Sun Dec 2nd through Sat the 8th, 2018 at Palais des Congrès de Montréal
Summary The authors study the problem of cascade containment. The main idea is that if we have "bad" cascades, we can start "good" cascades to "inoculate" individuals against the bad ones. This results here (1) the problem is worst-case hard, 2) approximate algorithms exist) are related to classical results in influence maximization but differ in that now we aren't just trying to maximize the size of a cascade. Review I'm not really sure how to review this paper. I am not an expert in the IM/graph cascade area, so I cannot judge the novelty/correctness of the theorems/algorithms presented here. However, as someone who has studied this phenomenon empirically, I'm unconvinced that the mathematical model corresponds to the real-world problem of misinformation cascades in social networks. 1) I'm not sure the "innoculation" model is actually a model of how people process misinformation. That is, just revealing that a particular fact (that happens to be aligned with my current beliefs) isn't true is unlikely to make me not believe the fact. 2) I'm not sure I understand who this mechanism is designed for. Is the idea that social networks should find the right people to seed to create these positive cascades? Is that a realistic policy for social networks to actually start doing?
This paper addresses the problem of minimizing the effect of negative (e.g., false, harmful) information cascades in online social networks, i.e. misinformation containment. In particular, they consider the case of an arbitrary number of cascades, whereas most prior work in NIPS, KDD, INFOCOM, etc. have focused on the cases of one or two cascades. The authors provide a formal model for multi-cascade influence diffusion and cascade priority (Section 3), design an algorithm for minimizing the number of affected nodes (Section 5), provide theoretical bounds in terms of runtime and optimality (Section 4), and demonstrate the superiority of their algorithm against baselines on real-world datasets. Overall, I think this is a very good submission. The authors provide clear motivation for the multi-cascade misinformation problem, rigorous theory around the proposed algorithm, and a reasonably comprehensive set of experiments on three real-world datasets. The paper is both original and significant because at least to my knowledge, the multi-cascade problem in online social networks has not been mathematically modeled before. Further, the paper is well written, with all ideas and even theorems explained with clarity. For these reasons, I recommend accepting the paper. At the same time, I also found two areas for improvement. First, I would encourage the authors to consider a more comprehensive set of propagation probabilities in the experimentation. As it stands, it seems that these are set deterministically based on the observed social network, e.g., the number of activities observed from u to v and the out degree of particular nodes. This is not likely to capture nuances in how people influence one another, though, including the susceptibility of individuals, the influential power of individuals, and the fraction of interactions that are actually attempting to spread information. There is of course no way to account for all of these factors, but one idea would be to add random Gaussian noise on each of the link weights, and average the results over multiple trials, to see how robust the algorithms are to fluctuations. Another possibility would be to weight each of the probabilities by a measure of importance of the root node, like their social centrality. Second, I feel that the authors refer to the supplemental material too often. To rectify this, I would suggest moving Section 4 and a few of the less important theorems entirely to the supplemental material, and instead including more of the proofs from Sections 3 and 5 in the manuscript itself. This way the paper would be more self-contained, and the reader does not have to flip back and forth between the paper and the supplement as much.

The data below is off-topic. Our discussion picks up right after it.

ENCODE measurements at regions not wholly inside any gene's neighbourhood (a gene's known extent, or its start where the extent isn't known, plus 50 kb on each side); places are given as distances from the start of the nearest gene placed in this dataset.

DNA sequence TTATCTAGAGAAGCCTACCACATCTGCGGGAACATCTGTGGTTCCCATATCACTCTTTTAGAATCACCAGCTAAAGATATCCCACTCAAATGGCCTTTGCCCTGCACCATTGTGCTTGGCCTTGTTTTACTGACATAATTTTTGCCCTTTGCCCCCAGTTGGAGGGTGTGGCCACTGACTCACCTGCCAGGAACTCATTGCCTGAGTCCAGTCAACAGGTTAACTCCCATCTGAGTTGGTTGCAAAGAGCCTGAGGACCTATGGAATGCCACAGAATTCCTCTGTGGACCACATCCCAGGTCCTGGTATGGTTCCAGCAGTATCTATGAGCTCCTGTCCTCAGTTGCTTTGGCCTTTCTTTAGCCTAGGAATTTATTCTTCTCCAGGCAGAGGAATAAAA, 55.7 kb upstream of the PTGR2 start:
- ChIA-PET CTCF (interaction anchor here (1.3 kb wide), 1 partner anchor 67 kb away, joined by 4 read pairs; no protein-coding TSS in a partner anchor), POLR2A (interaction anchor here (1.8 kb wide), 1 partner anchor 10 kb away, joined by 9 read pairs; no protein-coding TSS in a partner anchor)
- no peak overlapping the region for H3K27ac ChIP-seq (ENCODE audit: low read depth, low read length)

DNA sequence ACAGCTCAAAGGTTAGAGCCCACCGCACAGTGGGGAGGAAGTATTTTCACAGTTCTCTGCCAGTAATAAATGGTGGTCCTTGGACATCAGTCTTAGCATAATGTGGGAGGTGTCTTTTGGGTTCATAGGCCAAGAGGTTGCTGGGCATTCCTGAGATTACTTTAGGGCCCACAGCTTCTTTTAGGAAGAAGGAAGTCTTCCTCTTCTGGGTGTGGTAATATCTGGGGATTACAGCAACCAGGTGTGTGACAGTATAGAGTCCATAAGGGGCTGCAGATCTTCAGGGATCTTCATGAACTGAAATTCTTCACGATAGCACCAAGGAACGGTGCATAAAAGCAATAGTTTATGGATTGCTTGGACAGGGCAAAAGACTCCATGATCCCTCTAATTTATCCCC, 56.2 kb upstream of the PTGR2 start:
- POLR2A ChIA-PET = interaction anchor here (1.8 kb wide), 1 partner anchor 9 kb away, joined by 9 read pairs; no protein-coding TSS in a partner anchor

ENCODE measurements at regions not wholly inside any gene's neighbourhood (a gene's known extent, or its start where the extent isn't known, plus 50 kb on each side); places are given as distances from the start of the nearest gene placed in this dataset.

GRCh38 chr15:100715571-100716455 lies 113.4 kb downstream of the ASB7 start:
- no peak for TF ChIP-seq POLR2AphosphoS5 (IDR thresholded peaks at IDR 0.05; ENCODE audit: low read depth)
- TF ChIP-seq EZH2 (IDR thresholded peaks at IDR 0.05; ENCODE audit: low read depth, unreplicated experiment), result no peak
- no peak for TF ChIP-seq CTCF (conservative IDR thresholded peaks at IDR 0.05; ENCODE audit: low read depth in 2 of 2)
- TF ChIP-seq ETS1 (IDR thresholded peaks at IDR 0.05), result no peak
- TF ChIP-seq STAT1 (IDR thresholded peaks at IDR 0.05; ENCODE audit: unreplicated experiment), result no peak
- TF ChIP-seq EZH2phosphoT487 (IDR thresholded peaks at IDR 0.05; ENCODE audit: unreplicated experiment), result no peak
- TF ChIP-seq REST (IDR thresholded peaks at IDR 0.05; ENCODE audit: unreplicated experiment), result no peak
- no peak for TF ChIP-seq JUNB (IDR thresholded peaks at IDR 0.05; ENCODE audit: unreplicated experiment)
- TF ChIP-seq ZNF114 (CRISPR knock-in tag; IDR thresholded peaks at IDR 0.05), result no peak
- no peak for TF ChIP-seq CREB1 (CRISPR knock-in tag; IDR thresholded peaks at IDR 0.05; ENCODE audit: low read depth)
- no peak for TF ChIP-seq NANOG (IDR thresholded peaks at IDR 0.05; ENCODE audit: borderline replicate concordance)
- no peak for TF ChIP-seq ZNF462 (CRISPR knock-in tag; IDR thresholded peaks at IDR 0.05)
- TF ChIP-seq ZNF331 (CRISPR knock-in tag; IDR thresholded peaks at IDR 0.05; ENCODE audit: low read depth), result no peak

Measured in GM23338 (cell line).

The paper deals with the misinformation spread in online social networks where multiple competing "positive" and "negative" (misinformation) campaigns are launched simultaneously and arbitrary number of cascades is allowed. The misinformation spread then is modeled as a combinatorial optimization where the number of "negative" cascades is minimized. Strengths - The novelty of the paper is the extension of existing work on modeling misinformation propagation in social media to multiple cascades run simultaneously. - The problem of the misinformation propagation in social media is significant and timely given the recent proved intervention of bots and social influencers in national elections. - The model of cascade priority is interesting and clearly defined. Weekenesses - The paper lucks clarity and some bits need to be explained more rigorously. For example, in the abstract DTIME is introduced without a definition of what is this. Similarly, in the introduction the concepts of M and P-dominant cascade priorities are mentioned while they are only explained in later sections. - Evaluation is pretty limited. It could be extended to cover a broader range of news stories (and topics) on Twitter. For example, claims made by candidates during the US Presidential election, Brexit or the global warming etc.. You could also focus on evaluating your model on the misinformation diffusion for different "fake news" or propaganda outlets and compare the differences. Other Comments - Line 21: Reference to the World Economic Forum global risks is missing - Line 37: What do you mean by different sources? User accounts or media sources? - Line 60: "nontrivial upper bound". What a trivial upper bound would be? - Lines 74-75: Sentence needs to be rephrased - Lines 99-101: You could mention that cascade priority will be defined later in section 5.1